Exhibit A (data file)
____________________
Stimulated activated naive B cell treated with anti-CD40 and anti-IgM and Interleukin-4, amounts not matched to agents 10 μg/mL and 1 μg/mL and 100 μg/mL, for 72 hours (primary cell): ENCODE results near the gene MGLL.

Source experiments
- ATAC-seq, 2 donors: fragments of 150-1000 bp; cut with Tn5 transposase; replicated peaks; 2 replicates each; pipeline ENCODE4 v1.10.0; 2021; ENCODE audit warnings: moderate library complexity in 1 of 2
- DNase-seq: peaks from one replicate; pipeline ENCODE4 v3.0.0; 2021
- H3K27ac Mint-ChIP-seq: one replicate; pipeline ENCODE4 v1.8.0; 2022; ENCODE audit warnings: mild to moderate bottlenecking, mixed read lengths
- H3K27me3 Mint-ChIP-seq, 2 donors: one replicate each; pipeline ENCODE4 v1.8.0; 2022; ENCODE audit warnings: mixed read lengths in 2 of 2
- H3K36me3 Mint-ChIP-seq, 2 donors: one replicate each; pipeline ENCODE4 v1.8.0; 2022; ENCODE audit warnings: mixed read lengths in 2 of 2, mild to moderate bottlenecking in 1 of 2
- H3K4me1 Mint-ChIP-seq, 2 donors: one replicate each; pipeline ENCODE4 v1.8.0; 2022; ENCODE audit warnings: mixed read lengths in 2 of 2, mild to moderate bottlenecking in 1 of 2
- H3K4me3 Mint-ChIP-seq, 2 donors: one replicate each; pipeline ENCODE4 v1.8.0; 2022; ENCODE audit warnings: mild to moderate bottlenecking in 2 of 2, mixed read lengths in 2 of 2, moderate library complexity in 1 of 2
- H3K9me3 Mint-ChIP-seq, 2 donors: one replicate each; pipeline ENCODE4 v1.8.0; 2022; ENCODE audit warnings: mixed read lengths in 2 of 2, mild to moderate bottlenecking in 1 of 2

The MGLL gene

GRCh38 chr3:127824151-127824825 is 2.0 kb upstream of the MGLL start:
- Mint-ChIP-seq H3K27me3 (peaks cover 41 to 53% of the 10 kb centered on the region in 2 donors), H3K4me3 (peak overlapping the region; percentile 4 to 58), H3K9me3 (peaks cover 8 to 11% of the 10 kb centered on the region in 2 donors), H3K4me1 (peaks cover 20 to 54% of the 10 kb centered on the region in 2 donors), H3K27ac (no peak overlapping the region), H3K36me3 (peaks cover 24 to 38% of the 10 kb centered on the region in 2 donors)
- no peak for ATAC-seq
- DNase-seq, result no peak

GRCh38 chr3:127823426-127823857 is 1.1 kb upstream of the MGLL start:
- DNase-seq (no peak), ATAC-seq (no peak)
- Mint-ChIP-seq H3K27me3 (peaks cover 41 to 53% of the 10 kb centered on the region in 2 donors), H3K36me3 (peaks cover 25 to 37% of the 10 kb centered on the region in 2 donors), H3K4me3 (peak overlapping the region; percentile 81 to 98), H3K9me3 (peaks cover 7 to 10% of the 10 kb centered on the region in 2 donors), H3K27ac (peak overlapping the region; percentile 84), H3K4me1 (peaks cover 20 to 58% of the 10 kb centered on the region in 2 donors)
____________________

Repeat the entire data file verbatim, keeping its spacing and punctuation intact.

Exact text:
Stimulated activated naive B cell treated with anti-CD40 and anti-IgM and Interleukin-4, amounts not matched to agents 10 μg/mL and 1 μg/mL and 100 μg/mL, for 72 hours (primary cell): ENCODE results near the gene MGLL.

Source experiments
- ATAC-seq, 2 donors: fragments of 150-1000 bp; cut with Tn5 transposase; replicated peaks; 2 replicates each; pipeline ENCODE4 v1.10.0; 2021; ENCODE audit warnings: moderate library complexity in 1 of 2
- DNase-seq: peaks from one replicate; pipeline ENCODE4 v3.0.0; 2021
- H3K27ac Mint-ChIP-seq: one replicate; pipeline ENCODE4 v1.8.0; 2022; ENCODE audit warnings: mild to moderate bottlenecking, mixed read lengths
- H3K27me3 Mint-ChIP-seq, 2 donors: one replicate each; pipeline ENCODE4 v1.8.0; 2022; ENCODE audit warnings: mixed read lengths in 2 of 2
- H3K36me3 Mint-ChIP-seq, 2 donors: one replicate each; pipeline ENCODE4 v1.8.0; 2022; ENCODE audit warnings: mixed read lengths in 2 of 2, mild to moderate bottlenecking in 1 of 2
- H3K4me1 Mint-ChIP-seq, 2 donors: one replicate each; pipeline ENCODE4 v1.8.0; 2022; ENCODE audit warnings: mixed read lengths in 2 of 2, mild to moderate bottlenecking in 1 of 2
- H3K4me3 Mint-ChIP-seq, 2 donors: one replicate each; pipeline ENCODE4 v1.8.0; 2022; ENCODE audit warnings: mild to moderate bottlenecking in 2 of 2, mixed read lengths in 2 of 2, moderate library complexity in 1 of 2
- H3K9me3 Mint-ChIP-seq, 2 donors: one replicate each; pipeline ENCODE4 v1.8.0; 2022; ENCODE audit warnings: mixed read lengths in 2 of 2, mild to moderate bottlenecking in 1 of 2

The MGLL gene

GRCh38 chr3:127824151-127824825 is 2.0 kb upstream of the MGLL start:
- Mint-ChIP-seq H3K27me3 (peaks cover 41 to 53% of the 10 kb centered on the region in 2 donors), H3K4me3 (peak overlapping the region; percentile 4 to 58), H3K9me3 (peaks cover 8 to 11% of the 10 kb centered on the region in 2 donors), H3K4me1 (peaks cover 20 to 54% of the 10 kb centered on the region in 2 donors), H3K27ac (no peak overlapping the region), H3K36me3 (peaks cover 24 to 38% of the 10 kb centered on the region in 2 donors)
- no peak for ATAC-seq
- DNase-seq, result no peak

GRCh38 chr3:127823426-127823857 is 1.1 kb upstream of the MGLL start:
- DNase-seq (no peak), ATAC-seq (no peak)
- Mint-ChIP-seq H3K27me3 (peaks cover 41 to 53% of the 10 kb centered on the region in 2 donors), H3K36me3 (peaks cover 25 to 37% of the 10 kb centered on the region in 2 donors), H3K4me3 (peak overlapping the region; percentile 81 to 98), H3K9me3 (peaks cover 7 to 10% of the 10 kb centered on the region in 2 donors), H3K27ac (peak overlapping the region; percentile 84), H3K4me1 (peaks cover 20 to 58% of the 10 kb centered on the region in 2 donors)